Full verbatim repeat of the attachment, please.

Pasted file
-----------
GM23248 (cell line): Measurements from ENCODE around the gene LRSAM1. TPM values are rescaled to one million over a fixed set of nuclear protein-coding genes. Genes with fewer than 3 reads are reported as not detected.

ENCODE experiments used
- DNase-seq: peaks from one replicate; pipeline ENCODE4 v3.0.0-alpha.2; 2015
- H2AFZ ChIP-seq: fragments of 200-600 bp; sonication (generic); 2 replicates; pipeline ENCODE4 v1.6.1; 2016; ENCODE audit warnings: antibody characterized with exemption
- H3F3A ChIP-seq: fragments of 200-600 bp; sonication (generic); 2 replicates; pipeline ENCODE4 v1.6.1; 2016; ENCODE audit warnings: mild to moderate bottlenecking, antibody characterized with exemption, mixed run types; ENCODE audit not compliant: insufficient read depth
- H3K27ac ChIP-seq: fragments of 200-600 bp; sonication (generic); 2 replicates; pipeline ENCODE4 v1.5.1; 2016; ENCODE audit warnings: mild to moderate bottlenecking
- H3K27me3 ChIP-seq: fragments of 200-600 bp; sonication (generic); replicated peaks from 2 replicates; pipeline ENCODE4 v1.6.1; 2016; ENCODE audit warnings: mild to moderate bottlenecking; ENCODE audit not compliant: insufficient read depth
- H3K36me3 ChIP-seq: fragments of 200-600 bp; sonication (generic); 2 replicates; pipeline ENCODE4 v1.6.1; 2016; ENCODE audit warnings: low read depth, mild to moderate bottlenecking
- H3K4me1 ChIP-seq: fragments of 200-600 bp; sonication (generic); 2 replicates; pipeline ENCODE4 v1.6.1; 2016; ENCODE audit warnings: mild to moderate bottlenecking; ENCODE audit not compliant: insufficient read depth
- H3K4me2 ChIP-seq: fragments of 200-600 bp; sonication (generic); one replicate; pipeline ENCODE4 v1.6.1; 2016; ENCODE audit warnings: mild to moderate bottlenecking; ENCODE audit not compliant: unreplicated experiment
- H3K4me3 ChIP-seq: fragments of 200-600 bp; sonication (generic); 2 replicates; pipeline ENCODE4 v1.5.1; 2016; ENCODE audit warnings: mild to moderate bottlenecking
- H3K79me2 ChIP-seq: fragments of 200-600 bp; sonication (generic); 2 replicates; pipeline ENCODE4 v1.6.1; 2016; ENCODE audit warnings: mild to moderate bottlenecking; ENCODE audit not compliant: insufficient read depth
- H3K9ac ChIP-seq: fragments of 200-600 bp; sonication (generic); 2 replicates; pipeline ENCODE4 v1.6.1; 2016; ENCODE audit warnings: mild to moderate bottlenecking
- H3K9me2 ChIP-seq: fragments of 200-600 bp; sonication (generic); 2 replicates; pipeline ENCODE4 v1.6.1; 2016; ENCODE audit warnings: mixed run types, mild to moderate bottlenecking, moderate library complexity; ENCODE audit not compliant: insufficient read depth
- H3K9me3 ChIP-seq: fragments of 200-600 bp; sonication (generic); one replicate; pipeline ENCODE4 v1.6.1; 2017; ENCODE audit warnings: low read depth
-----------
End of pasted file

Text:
GM23248 (cell line): Measurements from ENCODE around the gene LRSAM1. TPM values are rescaled to one million over a fixed set of nuclear protein-coding genes. Genes with fewer than 3 reads are reported as not detected.

ENCODE experiments used
- DNase-seq: peaks from one replicate; pipeline ENCODE4 v3.0.0-alpha.2; 2015
- H2AFZ ChIP-seq: fragments of 200-600 bp; sonication (generic); 2 replicates; pipeline ENCODE4 v1.6.1; 2016; ENCODE audit warnings: antibody characterized with exemption
- H3F3A ChIP-seq: fragments of 200-600 bp; sonication (generic); 2 replicates; pipeline ENCODE4 v1.6.1; 2016; ENCODE audit warnings: mild to moderate bottlenecking, antibody characterized with exemption, mixed run types; ENCODE audit not compliant: insufficient read depth
- H3K27ac ChIP-seq: fragments of 200-600 bp; sonication (generic); 2 replicates; pipeline ENCODE4 v1.5.1; 2016; ENCODE audit warnings: mild to moderate bottlenecking
- H3K27me3 ChIP-seq: fragments of 200-600 bp; sonication (generic); replicated peaks from 2 replicates; pipeline ENCODE4 v1.6.1; 2016; ENCODE audit warnings: mild to moderate bottlenecking; ENCODE audit not compliant: insufficient read depth
- H3K36me3 ChIP-seq: fragments of 200-600 bp; sonication (generic); 2 replicates; pipeline ENCODE4 v1.6.1; 2016; ENCODE audit warnings: low read depth, mild to moderate bottlenecking
- H3K4me1 ChIP-seq: fragments of 200-600 bp; sonication (generic); 2 replicates; pipeline ENCODE4 v1.6.1; 2016; ENCODE audit warnings: mild to moderate bottlenecking; ENCODE audit not compliant: insufficient read depth
- H3K4me2 ChIP-seq: fragments of 200-600 bp; sonication (generic); one replicate; pipeline ENCODE4 v1.6.1; 2016; ENCODE audit warnings: mild to moderate bottlenecking; ENCODE audit not compliant: unreplicated experiment
- H3K4me3 ChIP-seq: fragments of 200-600 bp; sonication (generic); 2 replicates; pipeline ENCODE4 v1.5.1; 2016; ENCODE audit warnings: mild to moderate bottlenecking
- H3K79me2 ChIP-seq: fragments of 200-600 bp; sonication (generic); 2 replicates; pipeline ENCODE4 v1.6.1; 2016; ENCODE audit warnings: mild to moderate bottlenecking; ENCODE audit not compliant: insufficient read depth
- H3K9ac ChIP-seq: fragments of 200-600 bp; sonication (generic); 2 replicates; pipeline ENCODE4 v1.6.1; 2016; ENCODE audit warnings: mild to moderate bottlenecking
- H3K9me2 ChIP-seq: fragments of 200-600 bp; sonication (generic); 2 replicates; pipeline ENCODE4 v1.6.1; 2016; ENCODE audit warnings: mixed run types, mild to moderate bottlenecking, moderate library complexity; ENCODE audit not compliant: insufficient read depth
- H3K9me3 ChIP-seq: fragments of 200-600 bp; sonication (generic); one replicate; pipeline ENCODE4 v1.6.1; 2017; ENCODE audit warnings: low read depth